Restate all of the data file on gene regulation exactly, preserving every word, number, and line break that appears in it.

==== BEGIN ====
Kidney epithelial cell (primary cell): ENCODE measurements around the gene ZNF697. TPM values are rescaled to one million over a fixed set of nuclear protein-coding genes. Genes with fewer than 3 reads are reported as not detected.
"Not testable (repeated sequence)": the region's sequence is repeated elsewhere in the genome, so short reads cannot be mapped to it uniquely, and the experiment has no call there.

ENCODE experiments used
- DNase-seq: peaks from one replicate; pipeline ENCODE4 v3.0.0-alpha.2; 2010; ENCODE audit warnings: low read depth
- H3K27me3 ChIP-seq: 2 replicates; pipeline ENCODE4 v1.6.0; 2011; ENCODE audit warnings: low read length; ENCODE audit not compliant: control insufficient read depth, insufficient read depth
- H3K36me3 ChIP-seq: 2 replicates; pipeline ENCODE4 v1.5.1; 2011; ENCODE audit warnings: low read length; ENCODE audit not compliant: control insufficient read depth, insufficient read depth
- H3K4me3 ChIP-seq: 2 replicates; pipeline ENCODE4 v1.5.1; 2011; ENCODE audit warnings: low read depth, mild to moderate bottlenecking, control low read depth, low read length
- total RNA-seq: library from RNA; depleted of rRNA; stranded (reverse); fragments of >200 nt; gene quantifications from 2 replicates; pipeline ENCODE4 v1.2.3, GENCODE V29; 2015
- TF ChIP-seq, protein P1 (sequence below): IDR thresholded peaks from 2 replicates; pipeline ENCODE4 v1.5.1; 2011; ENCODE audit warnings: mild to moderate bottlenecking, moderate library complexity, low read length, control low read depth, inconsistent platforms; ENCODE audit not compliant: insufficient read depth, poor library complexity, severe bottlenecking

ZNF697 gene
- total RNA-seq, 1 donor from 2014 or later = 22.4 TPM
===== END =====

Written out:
Kidney epithelial cell (primary cell): ENCODE measurements around the gene ZNF697. TPM values are rescaled to one million over a fixed set of nuclear protein-coding genes. Genes with fewer than 3 reads are reported as not detected.
"Not testable (repeated sequence)": the region's sequence is repeated elsewhere in the genome, so short reads cannot be mapped to it uniquely, and the experiment has no call there.

ENCODE experiments used
- DNase-seq: peaks from one replicate; pipeline ENCODE4 v3.0.0-alpha.2; 2010; ENCODE audit warnings: low read depth
- H3K27me3 ChIP-seq: 2 replicates; pipeline ENCODE4 v1.6.0; 2011; ENCODE audit warnings: low read length; ENCODE audit not compliant: control insufficient read depth, insufficient read depth
- H3K36me3 ChIP-seq: 2 replicates; pipeline ENCODE4 v1.5.1; 2011; ENCODE audit warnings: low read length; ENCODE audit not compliant: control insufficient read depth, insufficient read depth
- H3K4me3 ChIP-seq: 2 replicates; pipeline ENCODE4 v1.5.1; 2011; ENCODE audit warnings: low read depth, mild to moderate bottlenecking, control low read depth, low read length
- total RNA-seq: library from RNA; depleted of rRNA; stranded (reverse); fragments of >200 nt; gene quantifications from 2 replicates; pipeline ENCODE4 v1.2.3, GENCODE V29; 2015
- TF ChIP-seq, protein P1 (sequence below): IDR thresholded peaks from 2 replicates; pipeline ENCODE4 v1.5.1; 2011; ENCODE audit warnings: mild to moderate bottlenecking, moderate library complexity, low read length, control low read depth, inconsistent platforms; ENCODE audit not compliant: insufficient read depth, poor library complexity, severe bottlenecking

ZNF697 gene
- total RNA-seq, 1 donor from 2014 or later = 22.4 TPM